Don't Waste Money: Cheap ETF vs. Expensive Mutual Fund Example

When using an asset allocation strategy, cheaper is usually better.

Don't waste money on expensive financial products. Use a cheap ETF instead of an expensive actively managed mutual fund.

Watch this video to see how:​

If you'd rather read than watch, here is the text version...

All Things Being Equal...

If you're trying to pick a certain part of you asset allocation strategy (US stocks, emerging markets, bonds, etc.), it's usually best to go with a cheaper option.

When you start looking at expenses, make sure you're comparing apples to apples.

Go to Enter the symbol of the first investment you're comparing​ in the "Quote" box at the top.

Open a second tab and do the same for the comparison investment.​

First enter the symbols you want to compare.

Once you have your investment quotes pulled up, scroll down to the sections of "Style Map" and "Asset Allocation" on the right side.

This is where you can tell if two investments are similar.​

asset allocation expenses

The Style Map and Asset Allocation chart should look silimar between the investments you're comparing. So it's an apples-to-apples thing.

Now go to the second investment you're comparing and scroll to the same sections.

Are they really similar? Yes? Then it's cool to compare expenses. If not, you'll want to find another comparison investment that is.​

asset allocation 2

See how similar this one looks to the first? That means the expense comparison will be legit.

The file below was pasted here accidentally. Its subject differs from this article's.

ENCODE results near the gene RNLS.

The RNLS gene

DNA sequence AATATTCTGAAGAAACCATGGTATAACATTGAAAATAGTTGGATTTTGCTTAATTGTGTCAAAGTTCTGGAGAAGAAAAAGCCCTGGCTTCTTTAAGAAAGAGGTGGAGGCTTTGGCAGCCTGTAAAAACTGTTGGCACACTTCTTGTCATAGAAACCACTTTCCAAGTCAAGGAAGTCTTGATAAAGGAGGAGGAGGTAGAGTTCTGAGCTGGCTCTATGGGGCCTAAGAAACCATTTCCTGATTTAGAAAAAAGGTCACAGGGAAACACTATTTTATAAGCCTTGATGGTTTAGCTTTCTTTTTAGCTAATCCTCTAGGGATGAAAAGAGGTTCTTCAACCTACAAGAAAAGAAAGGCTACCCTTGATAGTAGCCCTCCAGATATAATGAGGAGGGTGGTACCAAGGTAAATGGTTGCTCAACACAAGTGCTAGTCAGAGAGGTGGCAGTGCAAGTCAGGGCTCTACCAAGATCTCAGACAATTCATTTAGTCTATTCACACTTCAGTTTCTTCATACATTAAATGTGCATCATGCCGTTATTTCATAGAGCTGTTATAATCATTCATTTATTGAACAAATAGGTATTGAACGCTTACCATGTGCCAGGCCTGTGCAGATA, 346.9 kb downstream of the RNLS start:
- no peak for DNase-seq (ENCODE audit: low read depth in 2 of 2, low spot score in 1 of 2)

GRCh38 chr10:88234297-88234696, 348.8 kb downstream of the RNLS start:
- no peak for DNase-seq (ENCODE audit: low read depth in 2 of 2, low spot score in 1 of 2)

Cheaper Is Better

Now that you know you're comparing like investments, go back up to the top of the page.

You should see a bunch of numbers and info on the right side.

One section is "Expenses". For the ETF, it's all the way on the right side. For the mutual fund it's more towards the middle.​

ETF vs mutual fund expenses

Here's the section where the investment expenses can be found.

And here's a picture of that section zoomed in:

fund expenses

Here's the expense of our ETF fund. Wow! So cheap, in a good way.

For a mutual fund, the expense will be more in the middle of this section. 

Here's the picture of the mutual fund expense:​

active funds are expensive

Here's the mutual fund expense. Yep. More than 10x the ETF expense. Yikes!

So by changing from the actively managed mutual fund to the ETF, we cut our annual product expense by 90%!

Not too shabby...​

How Do Your Funds Compare?

Go through all your funds and see what the expenses are. Then see if you can find a cheaper alternative to use.

I'd check your IRA, Roth, 401k and any other accounts where you have mutual funds.​

Want some help? Click here to schedule a free call with me.

I'll see if I can find a cheaper option for you.​


When you're using an asset allocation strategy, make sure you have the right mix of assets first. Like U.S., bonds, emerging markets, etc.

But once you get the mix right, use the cheapest investment products that meet those needs.

And don't waste your money!​

Was This Helpful? Let Me Know...

Leave me a comment below to let me know if this was helpful to you.

Or ask me additional questions and I'll get you some answers.


Tommy Sikes​

  • maryhruth says:

    Good to know. Thank you Tommy!

    What are the pitfalls in investing in ETFs?

    • Tommy Sikes says:


      One thing is that very few 401k plans offer ETFs. The mutual fund industry has a tight hold on that market. Also, many of the new ETFs are “exotic” with very narrow holdings and high expenses.

      If you trade ETFs often, you’ll also incur a transaction cost in most places (not Folio!). But most (all?) investors should not be trading anyway…

      I like to stick with very liquid, broadly diversified and low cost.

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